Having written extensively on Jamaat-e-Islami and Maududi in the past and with a moderate knowledge of Iqbal’s poetry and prose, I was not thrilled by this simplistic association. In my opinion, it was a tenuous argument and required a bit more nuance and detail. To set the record straight, I went back to some of my source materials and re-read about the relation between Iqbal and Maududi. I wrote a brief blogpost about this issue in April 2012 for Pak Tea House blogzine (May it rest in Peace), which you can access here.  Following is a detailed look at interactions between the two gents. (For more, see Vali Nasr’s Mawdudi and the making of Islamic revivalism)

The first time Maududi and Iqbal crossed paths was in the 1927 when Maududi wrote a series of articles on the issue of the concept of Jihad in Islam titled”Islam ka qanun-i Jang” (Islam’s law of war), in twenty-two issues of his magazine Al-Jam’iat beginning in February and ending in May 1927. The articles were well received in Muslim intellectual and political
circles. Mawdudi was lauded for his service to Islam by Muhammad Iqbal;Muhammad Ali; Mawlana Ahmad Sa’id of the Jamiat-i Ulama-i Hind, who wrote a complimentary note about the first installment; and the eminent alim, Sayyid
Sulaiman Nadwi, who saw to the publication in 1930 of the articles in book form under the title Al-Jihad fil-lslam (published by Darul-Musannifin in Azamgarh). The first time Iqbal met Maududi was in 1929 in Hyderabad where he had gone to deliver a lecture.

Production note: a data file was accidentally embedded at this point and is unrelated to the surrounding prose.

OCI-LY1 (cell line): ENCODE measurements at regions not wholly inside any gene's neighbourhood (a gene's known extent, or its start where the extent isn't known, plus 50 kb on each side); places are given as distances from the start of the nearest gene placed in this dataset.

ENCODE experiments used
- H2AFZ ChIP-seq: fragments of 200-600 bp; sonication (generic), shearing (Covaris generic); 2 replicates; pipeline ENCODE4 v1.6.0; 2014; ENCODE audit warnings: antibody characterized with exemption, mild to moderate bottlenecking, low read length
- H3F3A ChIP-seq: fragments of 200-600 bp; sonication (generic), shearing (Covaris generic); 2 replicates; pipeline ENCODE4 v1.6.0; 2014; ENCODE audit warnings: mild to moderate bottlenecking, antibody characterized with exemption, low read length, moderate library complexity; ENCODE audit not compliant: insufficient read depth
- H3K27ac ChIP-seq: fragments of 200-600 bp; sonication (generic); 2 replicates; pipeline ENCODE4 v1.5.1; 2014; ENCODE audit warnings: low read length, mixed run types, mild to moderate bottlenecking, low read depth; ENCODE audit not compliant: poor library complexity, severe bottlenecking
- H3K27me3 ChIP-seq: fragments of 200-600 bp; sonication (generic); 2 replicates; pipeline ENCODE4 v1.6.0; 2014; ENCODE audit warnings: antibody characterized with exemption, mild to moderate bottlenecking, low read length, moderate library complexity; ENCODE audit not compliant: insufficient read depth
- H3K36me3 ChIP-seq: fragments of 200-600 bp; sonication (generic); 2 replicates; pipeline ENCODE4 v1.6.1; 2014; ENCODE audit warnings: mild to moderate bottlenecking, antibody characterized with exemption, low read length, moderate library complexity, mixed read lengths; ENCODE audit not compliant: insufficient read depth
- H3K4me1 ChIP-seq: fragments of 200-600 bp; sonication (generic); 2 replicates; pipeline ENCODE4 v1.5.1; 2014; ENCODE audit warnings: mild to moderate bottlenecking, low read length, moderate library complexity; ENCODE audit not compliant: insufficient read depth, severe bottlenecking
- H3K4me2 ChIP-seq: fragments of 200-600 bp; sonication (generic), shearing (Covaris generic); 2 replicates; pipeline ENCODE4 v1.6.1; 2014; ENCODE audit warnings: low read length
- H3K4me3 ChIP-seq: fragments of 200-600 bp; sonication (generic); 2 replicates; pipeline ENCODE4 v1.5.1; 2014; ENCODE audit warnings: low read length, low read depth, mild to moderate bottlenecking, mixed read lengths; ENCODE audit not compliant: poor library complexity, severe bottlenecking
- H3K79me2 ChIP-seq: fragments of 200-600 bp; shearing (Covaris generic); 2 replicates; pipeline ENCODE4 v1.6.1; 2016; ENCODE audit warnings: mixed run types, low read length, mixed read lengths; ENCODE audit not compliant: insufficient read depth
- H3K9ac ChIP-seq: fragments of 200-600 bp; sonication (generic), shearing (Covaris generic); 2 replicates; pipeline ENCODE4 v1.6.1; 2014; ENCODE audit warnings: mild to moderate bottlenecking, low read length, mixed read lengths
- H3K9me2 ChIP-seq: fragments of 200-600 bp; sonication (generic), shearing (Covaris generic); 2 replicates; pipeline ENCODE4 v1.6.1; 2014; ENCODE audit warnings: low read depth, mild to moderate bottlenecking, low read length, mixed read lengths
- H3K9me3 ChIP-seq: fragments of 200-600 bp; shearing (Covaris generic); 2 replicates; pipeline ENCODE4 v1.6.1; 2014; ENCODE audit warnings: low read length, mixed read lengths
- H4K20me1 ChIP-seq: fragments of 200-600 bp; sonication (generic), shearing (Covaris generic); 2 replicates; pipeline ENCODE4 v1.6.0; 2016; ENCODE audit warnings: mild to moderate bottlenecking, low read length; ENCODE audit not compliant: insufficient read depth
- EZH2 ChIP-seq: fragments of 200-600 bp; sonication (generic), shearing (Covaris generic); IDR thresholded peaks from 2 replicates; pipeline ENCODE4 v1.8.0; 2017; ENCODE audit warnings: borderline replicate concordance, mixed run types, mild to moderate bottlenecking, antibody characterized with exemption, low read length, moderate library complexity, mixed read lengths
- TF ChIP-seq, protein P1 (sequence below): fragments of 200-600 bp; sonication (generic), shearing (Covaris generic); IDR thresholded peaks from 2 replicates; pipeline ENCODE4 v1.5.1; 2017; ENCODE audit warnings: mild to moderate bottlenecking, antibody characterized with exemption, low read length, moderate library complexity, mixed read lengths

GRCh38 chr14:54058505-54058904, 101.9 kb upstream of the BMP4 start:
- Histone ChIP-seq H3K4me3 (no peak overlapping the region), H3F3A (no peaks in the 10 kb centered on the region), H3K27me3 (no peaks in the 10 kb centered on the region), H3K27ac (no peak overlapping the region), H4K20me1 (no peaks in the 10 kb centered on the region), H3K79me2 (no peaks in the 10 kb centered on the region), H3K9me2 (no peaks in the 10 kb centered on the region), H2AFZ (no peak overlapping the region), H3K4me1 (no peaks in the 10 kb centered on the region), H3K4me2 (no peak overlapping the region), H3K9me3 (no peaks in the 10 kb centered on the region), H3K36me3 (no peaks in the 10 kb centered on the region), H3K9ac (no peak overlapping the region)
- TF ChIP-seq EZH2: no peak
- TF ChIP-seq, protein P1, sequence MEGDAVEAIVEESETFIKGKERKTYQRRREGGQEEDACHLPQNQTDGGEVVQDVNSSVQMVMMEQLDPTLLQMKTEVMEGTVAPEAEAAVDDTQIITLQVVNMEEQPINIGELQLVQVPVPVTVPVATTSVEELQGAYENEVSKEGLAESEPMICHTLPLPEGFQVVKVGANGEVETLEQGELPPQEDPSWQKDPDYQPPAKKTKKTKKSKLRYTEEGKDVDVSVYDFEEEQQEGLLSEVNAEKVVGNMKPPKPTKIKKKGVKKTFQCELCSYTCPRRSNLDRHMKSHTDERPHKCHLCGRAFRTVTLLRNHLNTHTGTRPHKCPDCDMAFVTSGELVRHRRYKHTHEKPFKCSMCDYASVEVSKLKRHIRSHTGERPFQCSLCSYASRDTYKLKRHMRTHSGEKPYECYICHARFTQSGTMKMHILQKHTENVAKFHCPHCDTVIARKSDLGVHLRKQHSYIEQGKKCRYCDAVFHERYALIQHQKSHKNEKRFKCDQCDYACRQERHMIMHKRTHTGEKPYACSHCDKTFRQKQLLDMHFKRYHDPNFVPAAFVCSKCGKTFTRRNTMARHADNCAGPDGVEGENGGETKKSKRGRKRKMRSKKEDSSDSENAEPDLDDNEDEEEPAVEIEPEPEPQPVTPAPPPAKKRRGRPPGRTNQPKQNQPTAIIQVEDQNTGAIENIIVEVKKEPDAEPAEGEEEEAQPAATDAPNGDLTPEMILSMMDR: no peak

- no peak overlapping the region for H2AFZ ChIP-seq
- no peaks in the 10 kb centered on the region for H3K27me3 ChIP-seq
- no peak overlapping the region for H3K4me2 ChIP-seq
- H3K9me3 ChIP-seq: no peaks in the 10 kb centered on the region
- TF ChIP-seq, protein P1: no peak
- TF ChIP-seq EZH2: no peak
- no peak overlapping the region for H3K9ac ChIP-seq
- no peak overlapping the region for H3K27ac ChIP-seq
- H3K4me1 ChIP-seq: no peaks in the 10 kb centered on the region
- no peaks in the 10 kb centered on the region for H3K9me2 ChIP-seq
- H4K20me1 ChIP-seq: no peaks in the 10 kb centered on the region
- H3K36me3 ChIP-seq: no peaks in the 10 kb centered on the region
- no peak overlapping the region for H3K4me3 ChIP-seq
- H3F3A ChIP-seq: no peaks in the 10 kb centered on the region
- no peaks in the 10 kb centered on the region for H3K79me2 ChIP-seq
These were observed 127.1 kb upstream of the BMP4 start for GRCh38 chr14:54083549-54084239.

In 1937, Iqbal wanted to establish a model ‘darul-ulum’ (house of knowledge) in Punjab to lay the foundation for a new Islamic worldview, which would in turn facilitate the creation of a Muslim national homeland. His friend Niyaz Ali, a retired civil servant, wanted to establish a waqf (endowment) using a piece of land he owned in Pathankot, a small town in Punjab.

Iqbal’s aim was evident in his letter to the rector of al-Azhar in Cairo, Shaikh Mustafa al-Maraghi, requesting a director for the intended darul-ulum; Iqbal asked the Egyptian alim for a man who was not only well versed in the religious sciences, but also in English, the natural sciences, economics, and politics. Al-Maraghi answered that he had no suitable candidate. Iqbal was disappointed and handed the task of selecting a suitable overseer to Niyaz Ali, but he remained firm about establishing the darul-ulum.